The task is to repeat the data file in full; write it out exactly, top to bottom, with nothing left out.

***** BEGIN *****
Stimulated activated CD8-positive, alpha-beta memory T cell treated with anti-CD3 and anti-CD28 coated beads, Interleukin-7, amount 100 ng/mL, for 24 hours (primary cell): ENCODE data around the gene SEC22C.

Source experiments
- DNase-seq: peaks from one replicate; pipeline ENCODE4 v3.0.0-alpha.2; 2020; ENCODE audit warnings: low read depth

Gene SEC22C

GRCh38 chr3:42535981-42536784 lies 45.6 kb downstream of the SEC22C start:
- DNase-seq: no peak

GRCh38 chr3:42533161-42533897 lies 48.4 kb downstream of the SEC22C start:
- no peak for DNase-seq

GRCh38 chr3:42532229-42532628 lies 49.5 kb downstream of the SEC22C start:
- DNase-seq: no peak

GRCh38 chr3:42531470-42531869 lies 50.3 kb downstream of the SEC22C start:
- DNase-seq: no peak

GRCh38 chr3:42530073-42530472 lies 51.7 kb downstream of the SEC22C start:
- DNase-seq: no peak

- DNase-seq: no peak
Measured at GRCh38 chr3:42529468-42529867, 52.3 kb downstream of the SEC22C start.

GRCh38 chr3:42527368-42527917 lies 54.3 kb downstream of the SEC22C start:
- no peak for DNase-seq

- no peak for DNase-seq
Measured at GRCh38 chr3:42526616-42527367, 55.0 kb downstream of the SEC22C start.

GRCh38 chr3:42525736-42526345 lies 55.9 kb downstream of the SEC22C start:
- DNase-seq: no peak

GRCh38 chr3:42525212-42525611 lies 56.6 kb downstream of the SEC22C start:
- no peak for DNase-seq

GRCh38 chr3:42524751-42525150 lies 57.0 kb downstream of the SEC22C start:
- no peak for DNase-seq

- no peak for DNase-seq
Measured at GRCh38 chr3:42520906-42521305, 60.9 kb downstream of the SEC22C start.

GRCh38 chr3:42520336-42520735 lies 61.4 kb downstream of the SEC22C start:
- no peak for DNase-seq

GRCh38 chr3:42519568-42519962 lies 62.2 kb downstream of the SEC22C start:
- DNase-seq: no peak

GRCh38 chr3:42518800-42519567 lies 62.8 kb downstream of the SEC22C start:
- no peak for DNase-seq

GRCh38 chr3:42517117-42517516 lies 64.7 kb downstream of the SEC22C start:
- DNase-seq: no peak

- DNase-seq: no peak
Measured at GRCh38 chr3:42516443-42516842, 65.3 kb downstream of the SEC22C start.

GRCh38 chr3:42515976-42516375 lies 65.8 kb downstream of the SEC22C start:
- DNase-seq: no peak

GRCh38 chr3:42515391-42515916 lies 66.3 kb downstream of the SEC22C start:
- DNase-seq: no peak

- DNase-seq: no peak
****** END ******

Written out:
Stimulated activated CD8-positive, alpha-beta memory T cell treated with anti-CD3 and anti-CD28 coated beads, Interleukin-7, amount 100 ng/mL, for 24 hours (primary cell): ENCODE data around the gene SEC22C.

Source experiments
- DNase-seq: peaks from one replicate; pipeline ENCODE4 v3.0.0-alpha.2; 2020; ENCODE audit warnings: low read depth

Gene SEC22C

GRCh38 chr3:42535981-42536784 lies 45.6 kb downstream of the SEC22C start:
- DNase-seq: no peak

GRCh38 chr3:42533161-42533897 lies 48.4 kb downstream of the SEC22C start:
- no peak for DNase-seq

GRCh38 chr3:42532229-42532628 lies 49.5 kb downstream of the SEC22C start:
- DNase-seq: no peak

GRCh38 chr3:42531470-42531869 lies 50.3 kb downstream of the SEC22C start:
- DNase-seq: no peak

GRCh38 chr3:42530073-42530472 lies 51.7 kb downstream of the SEC22C start:
- DNase-seq: no peak

- DNase-seq: no peak
Measured at GRCh38 chr3:42529468-42529867, 52.3 kb downstream of the SEC22C start.

GRCh38 chr3:42527368-42527917 lies 54.3 kb downstream of the SEC22C start:
- no peak for DNase-seq

- no peak for DNase-seq
Measured at GRCh38 chr3:42526616-42527367, 55.0 kb downstream of the SEC22C start.

GRCh38 chr3:42525736-42526345 lies 55.9 kb downstream of the SEC22C start:
- DNase-seq: no peak

GRCh38 chr3:42525212-42525611 lies 56.6 kb downstream of the SEC22C start:
- no peak for DNase-seq

GRCh38 chr3:42524751-42525150 lies 57.0 kb downstream of the SEC22C start:
- no peak for DNase-seq

- no peak for DNase-seq
Measured at GRCh38 chr3:42520906-42521305, 60.9 kb downstream of the SEC22C start.

GRCh38 chr3:42520336-42520735 lies 61.4 kb downstream of the SEC22C start:
- no peak for DNase-seq

GRCh38 chr3:42519568-42519962 lies 62.2 kb downstream of the SEC22C start:
- DNase-seq: no peak

GRCh38 chr3:42518800-42519567 lies 62.8 kb downstream of the SEC22C start:
- no peak for DNase-seq

GRCh38 chr3:42517117-42517516 lies 64.7 kb downstream of the SEC22C start:
- DNase-seq: no peak

- DNase-seq: no peak
Measured at GRCh38 chr3:42516443-42516842, 65.3 kb downstream of the SEC22C start.

GRCh38 chr3:42515976-42516375 lies 65.8 kb downstream of the SEC22C start:
- DNase-seq: no peak

GRCh38 chr3:42515391-42515916 lies 66.3 kb downstream of the SEC22C start:
- DNase-seq: no peak

- DNase-seq: no peak